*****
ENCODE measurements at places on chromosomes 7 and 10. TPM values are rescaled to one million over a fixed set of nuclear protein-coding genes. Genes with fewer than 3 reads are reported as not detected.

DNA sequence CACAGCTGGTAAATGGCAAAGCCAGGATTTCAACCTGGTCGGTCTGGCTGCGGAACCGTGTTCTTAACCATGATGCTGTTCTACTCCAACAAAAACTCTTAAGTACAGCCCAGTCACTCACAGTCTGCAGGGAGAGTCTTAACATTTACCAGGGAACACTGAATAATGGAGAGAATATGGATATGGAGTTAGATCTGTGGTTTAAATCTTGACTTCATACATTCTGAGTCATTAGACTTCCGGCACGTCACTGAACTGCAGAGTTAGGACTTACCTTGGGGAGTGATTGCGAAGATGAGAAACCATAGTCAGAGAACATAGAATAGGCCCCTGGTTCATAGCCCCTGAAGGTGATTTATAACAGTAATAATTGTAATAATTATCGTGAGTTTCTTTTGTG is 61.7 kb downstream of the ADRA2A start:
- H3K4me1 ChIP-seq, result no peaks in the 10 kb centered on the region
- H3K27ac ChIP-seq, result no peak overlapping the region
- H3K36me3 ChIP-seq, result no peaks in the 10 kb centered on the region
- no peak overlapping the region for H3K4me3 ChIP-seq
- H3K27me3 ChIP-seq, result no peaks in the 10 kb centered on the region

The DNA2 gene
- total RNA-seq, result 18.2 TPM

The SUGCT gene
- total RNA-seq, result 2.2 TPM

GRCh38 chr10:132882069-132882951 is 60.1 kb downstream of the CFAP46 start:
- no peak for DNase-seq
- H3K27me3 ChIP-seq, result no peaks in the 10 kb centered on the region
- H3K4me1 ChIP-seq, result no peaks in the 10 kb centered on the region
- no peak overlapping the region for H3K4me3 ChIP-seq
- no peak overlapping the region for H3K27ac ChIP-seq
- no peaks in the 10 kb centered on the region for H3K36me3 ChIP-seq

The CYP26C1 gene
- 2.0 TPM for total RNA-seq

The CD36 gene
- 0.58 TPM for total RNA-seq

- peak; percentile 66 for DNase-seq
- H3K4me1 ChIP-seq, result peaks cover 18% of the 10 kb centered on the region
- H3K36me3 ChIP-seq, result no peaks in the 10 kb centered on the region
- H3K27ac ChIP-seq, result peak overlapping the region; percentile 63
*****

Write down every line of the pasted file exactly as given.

ENCODE measurements at places on chromosomes 7 and 10. TPM values are rescaled to one million over a fixed set of nuclear protein-coding genes. Genes with fewer than 3 reads are reported as not detected.

DNA sequence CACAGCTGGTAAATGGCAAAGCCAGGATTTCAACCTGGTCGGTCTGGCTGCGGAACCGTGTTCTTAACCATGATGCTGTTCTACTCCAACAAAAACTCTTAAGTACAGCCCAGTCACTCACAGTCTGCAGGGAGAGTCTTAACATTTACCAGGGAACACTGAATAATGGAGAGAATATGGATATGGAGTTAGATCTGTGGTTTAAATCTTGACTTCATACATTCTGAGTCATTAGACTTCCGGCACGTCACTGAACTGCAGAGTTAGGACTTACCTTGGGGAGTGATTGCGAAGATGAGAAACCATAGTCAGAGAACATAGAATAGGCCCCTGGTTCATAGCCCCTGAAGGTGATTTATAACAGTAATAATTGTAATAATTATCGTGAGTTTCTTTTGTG is 61.7 kb downstream of the ADRA2A start:
- H3K4me1 ChIP-seq, result no peaks in the 10 kb centered on the region
- H3K27ac ChIP-seq, result no peak overlapping the region
- H3K36me3 ChIP-seq, result no peaks in the 10 kb centered on the region
- no peak overlapping the region for H3K4me3 ChIP-seq
- H3K27me3 ChIP-seq, result no peaks in the 10 kb centered on the region

The DNA2 gene
- total RNA-seq, result 18.2 TPM

The SUGCT gene
- total RNA-seq, result 2.2 TPM

GRCh38 chr10:132882069-132882951 is 60.1 kb downstream of the CFAP46 start:
- no peak for DNase-seq
- H3K27me3 ChIP-seq, result no peaks in the 10 kb centered on the region
- H3K4me1 ChIP-seq, result no peaks in the 10 kb centered on the region
- no peak overlapping the region for H3K4me3 ChIP-seq
- no peak overlapping the region for H3K27ac ChIP-seq
- no peaks in the 10 kb centered on the region for H3K36me3 ChIP-seq

The CYP26C1 gene
- 2.0 TPM for total RNA-seq

The CD36 gene
- 0.58 TPM for total RNA-seq

- peak; percentile 66 for DNase-seq
- H3K4me1 ChIP-seq, result peaks cover 18% of the 10 kb centered on the region
- H3K36me3 ChIP-seq, result no peaks in the 10 kb centered on the region
- H3K27ac ChIP-seq, result peak overlapping the region; percentile 63